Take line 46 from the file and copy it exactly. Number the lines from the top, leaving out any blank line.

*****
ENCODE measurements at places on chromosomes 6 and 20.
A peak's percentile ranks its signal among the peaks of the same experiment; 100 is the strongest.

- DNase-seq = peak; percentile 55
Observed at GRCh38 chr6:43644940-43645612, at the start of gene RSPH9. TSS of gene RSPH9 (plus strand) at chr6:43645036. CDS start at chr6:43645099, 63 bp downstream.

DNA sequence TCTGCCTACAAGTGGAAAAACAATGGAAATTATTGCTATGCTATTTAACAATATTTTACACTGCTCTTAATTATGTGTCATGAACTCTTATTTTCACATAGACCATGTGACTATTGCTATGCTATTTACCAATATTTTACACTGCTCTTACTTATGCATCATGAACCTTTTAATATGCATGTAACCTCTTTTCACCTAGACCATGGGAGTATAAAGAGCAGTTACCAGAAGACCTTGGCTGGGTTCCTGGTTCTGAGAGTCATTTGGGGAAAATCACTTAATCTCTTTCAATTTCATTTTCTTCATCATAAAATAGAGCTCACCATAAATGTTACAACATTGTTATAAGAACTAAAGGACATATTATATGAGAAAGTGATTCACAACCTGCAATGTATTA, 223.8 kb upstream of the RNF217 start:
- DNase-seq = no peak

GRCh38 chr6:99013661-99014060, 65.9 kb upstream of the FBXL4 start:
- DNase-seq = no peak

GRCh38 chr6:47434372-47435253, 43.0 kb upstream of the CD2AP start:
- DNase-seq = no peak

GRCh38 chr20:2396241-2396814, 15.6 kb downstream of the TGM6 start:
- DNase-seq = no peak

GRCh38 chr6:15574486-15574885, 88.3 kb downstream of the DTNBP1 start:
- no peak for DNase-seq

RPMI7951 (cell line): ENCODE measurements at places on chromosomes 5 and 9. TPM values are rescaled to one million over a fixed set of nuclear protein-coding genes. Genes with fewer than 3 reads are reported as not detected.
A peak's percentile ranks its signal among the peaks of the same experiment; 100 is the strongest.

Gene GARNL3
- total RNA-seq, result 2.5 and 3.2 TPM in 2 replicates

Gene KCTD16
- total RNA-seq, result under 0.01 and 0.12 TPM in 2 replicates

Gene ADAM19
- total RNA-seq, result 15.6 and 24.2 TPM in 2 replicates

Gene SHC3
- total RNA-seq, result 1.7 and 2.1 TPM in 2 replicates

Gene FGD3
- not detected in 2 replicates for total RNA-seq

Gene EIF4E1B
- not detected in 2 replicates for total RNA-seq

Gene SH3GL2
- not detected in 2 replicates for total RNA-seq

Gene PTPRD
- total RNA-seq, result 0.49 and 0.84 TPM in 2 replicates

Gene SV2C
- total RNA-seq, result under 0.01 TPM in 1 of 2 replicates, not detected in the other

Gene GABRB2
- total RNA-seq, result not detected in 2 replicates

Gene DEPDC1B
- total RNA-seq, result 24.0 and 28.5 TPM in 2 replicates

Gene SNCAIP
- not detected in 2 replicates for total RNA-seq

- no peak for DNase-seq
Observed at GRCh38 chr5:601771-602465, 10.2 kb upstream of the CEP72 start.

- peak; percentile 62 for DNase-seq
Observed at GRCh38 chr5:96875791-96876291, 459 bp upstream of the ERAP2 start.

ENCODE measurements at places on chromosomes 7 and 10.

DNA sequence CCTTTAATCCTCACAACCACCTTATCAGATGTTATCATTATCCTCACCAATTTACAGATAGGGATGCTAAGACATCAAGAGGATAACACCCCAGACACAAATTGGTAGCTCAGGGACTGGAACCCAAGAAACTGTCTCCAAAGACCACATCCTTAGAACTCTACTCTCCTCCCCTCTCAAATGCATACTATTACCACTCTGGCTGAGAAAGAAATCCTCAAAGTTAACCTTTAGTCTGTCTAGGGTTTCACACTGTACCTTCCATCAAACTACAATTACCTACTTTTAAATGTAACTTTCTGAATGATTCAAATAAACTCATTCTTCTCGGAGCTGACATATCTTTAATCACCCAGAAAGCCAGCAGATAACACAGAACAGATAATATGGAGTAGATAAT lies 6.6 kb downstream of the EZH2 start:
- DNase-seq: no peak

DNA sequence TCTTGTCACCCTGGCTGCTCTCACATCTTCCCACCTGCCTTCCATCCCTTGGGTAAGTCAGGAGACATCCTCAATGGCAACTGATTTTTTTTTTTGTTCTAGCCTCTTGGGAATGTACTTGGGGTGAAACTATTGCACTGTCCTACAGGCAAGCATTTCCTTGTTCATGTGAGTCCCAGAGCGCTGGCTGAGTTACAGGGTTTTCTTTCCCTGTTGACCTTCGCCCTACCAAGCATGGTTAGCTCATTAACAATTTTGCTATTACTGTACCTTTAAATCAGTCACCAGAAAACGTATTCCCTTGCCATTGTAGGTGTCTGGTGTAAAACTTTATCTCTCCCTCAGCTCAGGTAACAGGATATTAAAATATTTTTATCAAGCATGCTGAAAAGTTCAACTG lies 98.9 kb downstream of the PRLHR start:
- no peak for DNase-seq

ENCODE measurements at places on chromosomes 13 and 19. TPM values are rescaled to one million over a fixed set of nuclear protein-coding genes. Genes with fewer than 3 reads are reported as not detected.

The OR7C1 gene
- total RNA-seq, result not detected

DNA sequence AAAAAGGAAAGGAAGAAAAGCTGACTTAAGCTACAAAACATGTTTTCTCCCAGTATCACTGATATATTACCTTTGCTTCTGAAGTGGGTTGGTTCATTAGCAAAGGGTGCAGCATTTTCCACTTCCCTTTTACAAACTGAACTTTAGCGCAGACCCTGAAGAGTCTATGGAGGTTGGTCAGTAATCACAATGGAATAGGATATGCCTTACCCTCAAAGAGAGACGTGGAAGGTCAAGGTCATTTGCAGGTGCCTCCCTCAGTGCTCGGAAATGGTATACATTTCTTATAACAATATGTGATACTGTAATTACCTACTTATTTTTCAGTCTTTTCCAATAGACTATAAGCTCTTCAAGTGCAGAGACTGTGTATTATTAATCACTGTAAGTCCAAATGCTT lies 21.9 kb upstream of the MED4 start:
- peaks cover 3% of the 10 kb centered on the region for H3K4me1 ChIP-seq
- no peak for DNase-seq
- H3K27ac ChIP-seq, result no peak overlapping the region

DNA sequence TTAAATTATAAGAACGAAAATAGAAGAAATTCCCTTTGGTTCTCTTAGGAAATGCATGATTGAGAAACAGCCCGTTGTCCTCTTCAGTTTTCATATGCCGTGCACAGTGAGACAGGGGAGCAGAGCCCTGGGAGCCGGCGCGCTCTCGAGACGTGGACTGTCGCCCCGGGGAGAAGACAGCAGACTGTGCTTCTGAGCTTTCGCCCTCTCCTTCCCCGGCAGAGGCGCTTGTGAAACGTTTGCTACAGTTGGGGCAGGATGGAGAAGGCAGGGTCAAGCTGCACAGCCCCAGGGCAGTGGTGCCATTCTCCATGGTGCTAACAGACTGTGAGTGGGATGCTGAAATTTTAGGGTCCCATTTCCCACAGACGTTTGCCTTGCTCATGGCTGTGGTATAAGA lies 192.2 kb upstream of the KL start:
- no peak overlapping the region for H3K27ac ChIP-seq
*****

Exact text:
DNA sequence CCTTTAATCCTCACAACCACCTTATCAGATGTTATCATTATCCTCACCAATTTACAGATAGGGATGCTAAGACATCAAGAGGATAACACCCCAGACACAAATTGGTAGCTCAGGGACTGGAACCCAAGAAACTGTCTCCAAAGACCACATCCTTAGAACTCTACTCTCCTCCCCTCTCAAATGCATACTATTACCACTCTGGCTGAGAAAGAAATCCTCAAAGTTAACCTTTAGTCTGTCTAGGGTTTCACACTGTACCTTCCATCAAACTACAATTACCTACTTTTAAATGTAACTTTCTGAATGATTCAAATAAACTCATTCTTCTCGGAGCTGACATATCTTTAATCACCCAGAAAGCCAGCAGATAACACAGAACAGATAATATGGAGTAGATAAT lies 6.6 kb downstream of the EZH2 start: